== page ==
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Tecomella undulata is tree species, locally known as Rohida, found in Thar Desert regions of northwest and western India & Pakistan. It is a medium sized tree that produces quality timber and is the main source of timber amongst the indigenous tree species of desert regions of Shekhawati and Marwar in Rajasthan. The trade name of the tree species is Desert teak' or Marwar teak.
Tecomella undulata is a deciduous or nearly evergreen tree of arid and semi arid regions. It occurs on flat and undulating areas including gentle hill slopes and sometimes also in ravines. It is well adapted to drained loamy to sandy loam soil having pH 6.5-8.0. The species thrives very well on stabilized sand dunes, which experience extreme low and high temperatures. It grows in areas of scanty rainfall and high temperature. It can withstand extreme low temperature during winter and high temperature in summers. The tree is a strong light demander. It is drought, frost, fire and wind hardy. At the time of flowering (December-February) it produces beautiful showy flowers in yellow, orange and red colours. Three types of flower bearing trees can be observed near to each other in the same vicinity.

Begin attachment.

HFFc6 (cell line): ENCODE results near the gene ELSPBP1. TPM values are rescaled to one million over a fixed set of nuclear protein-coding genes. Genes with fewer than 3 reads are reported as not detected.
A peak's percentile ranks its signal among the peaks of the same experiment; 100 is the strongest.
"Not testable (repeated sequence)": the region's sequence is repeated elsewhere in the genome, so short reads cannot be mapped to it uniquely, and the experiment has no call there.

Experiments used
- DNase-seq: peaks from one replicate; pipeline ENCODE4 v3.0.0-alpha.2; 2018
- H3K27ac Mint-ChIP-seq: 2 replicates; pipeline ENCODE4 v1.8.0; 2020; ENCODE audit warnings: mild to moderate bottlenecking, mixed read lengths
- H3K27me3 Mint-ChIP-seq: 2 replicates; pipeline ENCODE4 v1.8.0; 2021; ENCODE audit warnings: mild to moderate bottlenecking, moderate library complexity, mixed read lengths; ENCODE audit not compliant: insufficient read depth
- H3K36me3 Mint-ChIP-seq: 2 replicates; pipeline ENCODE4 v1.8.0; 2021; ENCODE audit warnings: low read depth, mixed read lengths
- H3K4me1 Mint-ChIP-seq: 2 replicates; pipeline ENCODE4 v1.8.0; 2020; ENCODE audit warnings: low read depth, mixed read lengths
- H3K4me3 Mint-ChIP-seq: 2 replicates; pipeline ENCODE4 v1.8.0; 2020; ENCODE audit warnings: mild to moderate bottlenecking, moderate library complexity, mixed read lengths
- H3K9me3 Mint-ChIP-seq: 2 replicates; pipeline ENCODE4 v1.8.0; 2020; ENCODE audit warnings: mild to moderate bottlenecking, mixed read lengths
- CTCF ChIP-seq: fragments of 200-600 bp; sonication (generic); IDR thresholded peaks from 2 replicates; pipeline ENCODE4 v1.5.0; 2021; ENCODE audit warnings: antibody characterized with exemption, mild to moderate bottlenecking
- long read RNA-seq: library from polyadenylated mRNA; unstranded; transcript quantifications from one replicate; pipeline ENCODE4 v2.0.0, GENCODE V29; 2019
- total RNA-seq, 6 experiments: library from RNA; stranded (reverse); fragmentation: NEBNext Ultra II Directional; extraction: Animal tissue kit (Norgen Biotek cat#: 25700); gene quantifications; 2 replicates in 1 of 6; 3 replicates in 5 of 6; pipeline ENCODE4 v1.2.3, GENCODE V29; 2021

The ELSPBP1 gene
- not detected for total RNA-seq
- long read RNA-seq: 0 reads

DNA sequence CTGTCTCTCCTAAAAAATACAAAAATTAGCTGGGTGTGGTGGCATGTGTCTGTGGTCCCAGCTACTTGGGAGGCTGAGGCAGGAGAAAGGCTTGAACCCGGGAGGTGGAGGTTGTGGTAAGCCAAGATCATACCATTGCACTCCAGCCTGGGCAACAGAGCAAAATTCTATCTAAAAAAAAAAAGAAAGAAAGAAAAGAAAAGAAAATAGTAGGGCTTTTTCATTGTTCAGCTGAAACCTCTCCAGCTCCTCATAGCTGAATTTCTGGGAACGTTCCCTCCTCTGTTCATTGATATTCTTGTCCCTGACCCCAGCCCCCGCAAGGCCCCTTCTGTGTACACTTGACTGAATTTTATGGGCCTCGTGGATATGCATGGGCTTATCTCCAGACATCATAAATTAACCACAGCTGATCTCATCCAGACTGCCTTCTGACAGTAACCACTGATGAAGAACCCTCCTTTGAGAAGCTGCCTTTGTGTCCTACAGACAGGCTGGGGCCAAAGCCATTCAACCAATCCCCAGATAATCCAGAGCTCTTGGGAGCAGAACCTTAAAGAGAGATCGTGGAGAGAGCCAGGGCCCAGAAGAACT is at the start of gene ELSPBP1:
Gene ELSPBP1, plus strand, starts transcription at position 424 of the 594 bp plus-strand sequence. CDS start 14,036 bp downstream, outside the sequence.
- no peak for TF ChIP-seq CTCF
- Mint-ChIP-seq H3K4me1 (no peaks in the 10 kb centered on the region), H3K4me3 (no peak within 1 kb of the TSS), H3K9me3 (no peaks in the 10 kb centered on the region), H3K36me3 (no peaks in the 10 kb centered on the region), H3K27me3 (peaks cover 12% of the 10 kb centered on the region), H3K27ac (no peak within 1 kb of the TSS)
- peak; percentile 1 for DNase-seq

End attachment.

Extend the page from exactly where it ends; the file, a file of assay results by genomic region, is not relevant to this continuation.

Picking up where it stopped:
Distribution of Tecomella undulata is restricted to the drier parts of the Arabia, southern Pakistan and northwest India up to an elevation of 1200 metres. In Pakistan in Attock kala chita mountain it is found in Baluchistan and Sindh. In India, it occurs naturally in Maharashtra, Gujarat, Rajasthan, Punjab and Haryana.
The species is mainly found to occur in western parts of Rajasthan. In other states its population is scanty and very rare. In Rajasthan, Tecomella undulata is found in Barmer, Jaisalmer, Jodhpur, Pali, Ajmer, Nagaur, Bikaner, Churu and Sikar districts.
Tecomella undulata is an accepted tree species in agro forestry and large population is found in agricultural lands. It can be observed growing in community land, forestland and orans in association with Prosopis cineraria, Capparis decidua, Maytenus emarginata, Zizyphus spp. And Salvadora spp. In agriculture land it generally grows in association with Prosopis cineraria.